Home is where…
To say the past two years have been tough is, of course, a gross understatement. But what if you’re a new international student finding your feet in a foreign country? Olivia is a second year History (MA Hons) student, and this is her story.
I had never been to Scotland before August of 2020 when I moved here for the first time. I honestly don’t think I was scared then, but looking back with a year and a half of separation, I don’t know how I wasn’t terrified. I was definitely anxious about concrete ideas like making new friends, adjusting to learning at a university level, and what if I didn’t understand Scottish accents, but as for the physical act of hopping on an airplane and moving to a different country, I wasn’t overly concerned about it. It wasn’t really until my first week out of isolation that I realised I was in a totally new place living with totally new people, and I had no idea what I was doing. I still don’t really have any idea what I’m doing.
I spent my first couple weeks in the city going to the same grocery stores, the same tutorials, the same coffee shop, the same and the same and the same. My world here – whilst bigger than I ever could have imagined in rural Texas – was still incomprehensibly small compared to the Edinburgh I live in now. And for the most part, I didn’t think about home. As the semester went on my flatmates and I started to get more comfortable with each other, and the same and the same and the same started to get less familiar. My flatmates and I would stay up late in the kitchen singing ABBA or trying to figure out ceilidh steps or talking about whatever and whatever else. We’d take day trips, go for long walks to nowhere, explore the wynds and closes of Old Town and get completely lost. And before I knew it, I had finished my first semester of university.
I went home for Christmas, discovered that it was infinitely harder to be the one who leaves than the one who stays, and when I came back, Edinburgh was a different city. The lockdown meant that even the same and the same and the same that I had experienced in the first semester was limited. My flatmates either went home or didn’t come back, so I moved to the West End of the city and basically didn’t leave my room for the rest of the semester. The concept of making a home here had splintered.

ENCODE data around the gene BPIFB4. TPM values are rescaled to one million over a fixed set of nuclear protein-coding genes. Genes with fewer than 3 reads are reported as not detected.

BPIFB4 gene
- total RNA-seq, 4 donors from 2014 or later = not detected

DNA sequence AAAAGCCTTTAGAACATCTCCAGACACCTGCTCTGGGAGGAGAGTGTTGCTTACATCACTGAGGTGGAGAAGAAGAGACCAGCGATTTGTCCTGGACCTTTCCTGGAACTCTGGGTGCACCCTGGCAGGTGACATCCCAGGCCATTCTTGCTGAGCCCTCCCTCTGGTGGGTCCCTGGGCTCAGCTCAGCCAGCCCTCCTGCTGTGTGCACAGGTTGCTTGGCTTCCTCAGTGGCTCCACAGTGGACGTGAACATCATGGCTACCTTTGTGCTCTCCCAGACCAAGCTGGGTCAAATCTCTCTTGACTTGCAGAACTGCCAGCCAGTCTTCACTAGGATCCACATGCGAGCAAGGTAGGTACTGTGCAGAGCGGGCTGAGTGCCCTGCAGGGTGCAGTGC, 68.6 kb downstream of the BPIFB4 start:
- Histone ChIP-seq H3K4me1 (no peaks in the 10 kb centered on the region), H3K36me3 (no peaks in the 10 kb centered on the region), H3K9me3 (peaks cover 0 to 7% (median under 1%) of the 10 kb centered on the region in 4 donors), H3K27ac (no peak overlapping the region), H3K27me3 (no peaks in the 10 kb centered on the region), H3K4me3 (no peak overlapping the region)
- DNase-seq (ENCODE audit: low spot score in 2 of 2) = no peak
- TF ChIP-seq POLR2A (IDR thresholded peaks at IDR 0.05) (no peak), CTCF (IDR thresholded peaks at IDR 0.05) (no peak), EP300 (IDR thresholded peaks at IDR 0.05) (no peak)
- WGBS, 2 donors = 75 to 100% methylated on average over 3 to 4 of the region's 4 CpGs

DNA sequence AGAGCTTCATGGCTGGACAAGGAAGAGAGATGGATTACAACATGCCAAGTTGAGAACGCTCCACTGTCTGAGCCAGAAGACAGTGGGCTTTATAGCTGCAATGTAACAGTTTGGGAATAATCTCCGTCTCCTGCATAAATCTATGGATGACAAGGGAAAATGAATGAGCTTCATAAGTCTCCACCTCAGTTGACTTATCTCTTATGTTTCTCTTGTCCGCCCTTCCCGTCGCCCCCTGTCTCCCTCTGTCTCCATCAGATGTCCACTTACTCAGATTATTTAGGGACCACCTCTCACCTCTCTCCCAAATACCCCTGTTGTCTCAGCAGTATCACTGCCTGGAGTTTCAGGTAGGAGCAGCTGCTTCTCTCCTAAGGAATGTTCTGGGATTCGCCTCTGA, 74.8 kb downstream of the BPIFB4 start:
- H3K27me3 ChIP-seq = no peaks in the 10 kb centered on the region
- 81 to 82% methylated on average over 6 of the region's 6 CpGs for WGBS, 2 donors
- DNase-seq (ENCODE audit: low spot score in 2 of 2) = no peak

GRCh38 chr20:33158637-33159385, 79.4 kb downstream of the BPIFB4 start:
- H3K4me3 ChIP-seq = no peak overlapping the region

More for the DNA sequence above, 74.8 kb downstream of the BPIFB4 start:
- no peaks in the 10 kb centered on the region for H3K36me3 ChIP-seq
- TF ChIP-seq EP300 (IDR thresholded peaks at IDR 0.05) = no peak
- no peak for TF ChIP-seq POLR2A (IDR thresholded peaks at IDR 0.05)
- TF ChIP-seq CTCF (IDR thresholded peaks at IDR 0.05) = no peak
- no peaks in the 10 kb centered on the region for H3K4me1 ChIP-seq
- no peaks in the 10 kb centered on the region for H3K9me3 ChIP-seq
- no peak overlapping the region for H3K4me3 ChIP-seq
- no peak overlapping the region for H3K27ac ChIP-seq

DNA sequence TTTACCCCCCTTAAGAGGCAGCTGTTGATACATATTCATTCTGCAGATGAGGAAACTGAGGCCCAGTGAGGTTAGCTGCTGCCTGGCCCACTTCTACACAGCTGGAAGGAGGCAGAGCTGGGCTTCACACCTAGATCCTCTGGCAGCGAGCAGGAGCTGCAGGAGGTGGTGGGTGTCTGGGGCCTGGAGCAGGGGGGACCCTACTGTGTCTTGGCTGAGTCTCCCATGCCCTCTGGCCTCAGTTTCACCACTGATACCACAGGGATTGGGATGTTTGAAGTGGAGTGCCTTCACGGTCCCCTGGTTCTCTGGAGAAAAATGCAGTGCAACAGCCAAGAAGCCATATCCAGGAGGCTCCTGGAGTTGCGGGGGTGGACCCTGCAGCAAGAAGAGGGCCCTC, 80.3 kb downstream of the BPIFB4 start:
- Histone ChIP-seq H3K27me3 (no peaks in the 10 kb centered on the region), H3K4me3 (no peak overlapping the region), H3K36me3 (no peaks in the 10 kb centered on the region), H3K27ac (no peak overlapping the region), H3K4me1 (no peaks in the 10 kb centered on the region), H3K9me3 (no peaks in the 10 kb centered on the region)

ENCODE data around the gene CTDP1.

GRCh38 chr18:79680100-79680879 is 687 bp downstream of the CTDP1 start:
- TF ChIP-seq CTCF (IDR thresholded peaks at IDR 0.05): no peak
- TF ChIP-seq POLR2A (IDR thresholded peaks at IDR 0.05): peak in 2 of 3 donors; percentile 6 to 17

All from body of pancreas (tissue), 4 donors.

But that semester ended too and I got to go home. I spent most of my summer recovering from living through a global catastrophe functionally alone, so when I came back to Edinburgh this year I didn’t know what to expect. I was scared that it was going to be as isolating as it was the previous semester, and I was scared that I would be starting over with friends again. But I didn’t have anything to worry about and this past semester has been incredible! The same and the same and the same of my first semester is a distant memory. Edinburgh – which I thought I had a decent grasp on – has gotten so much bigger and I can’t possibly imagine that I’ll see the whole city before I graduate.
I think that the biggest hurdle to overcome, being both an international student and a pandemic student, is realising that the concept of ‘home’ takes time. Recently, I went on a trip to St Andrews with one of my very dear friends, and for the first time coming back into the city felt like coming home. After a year and a half, I’ve made a home and I didn’t even know it. My home here is impermanent, but it is beautiful.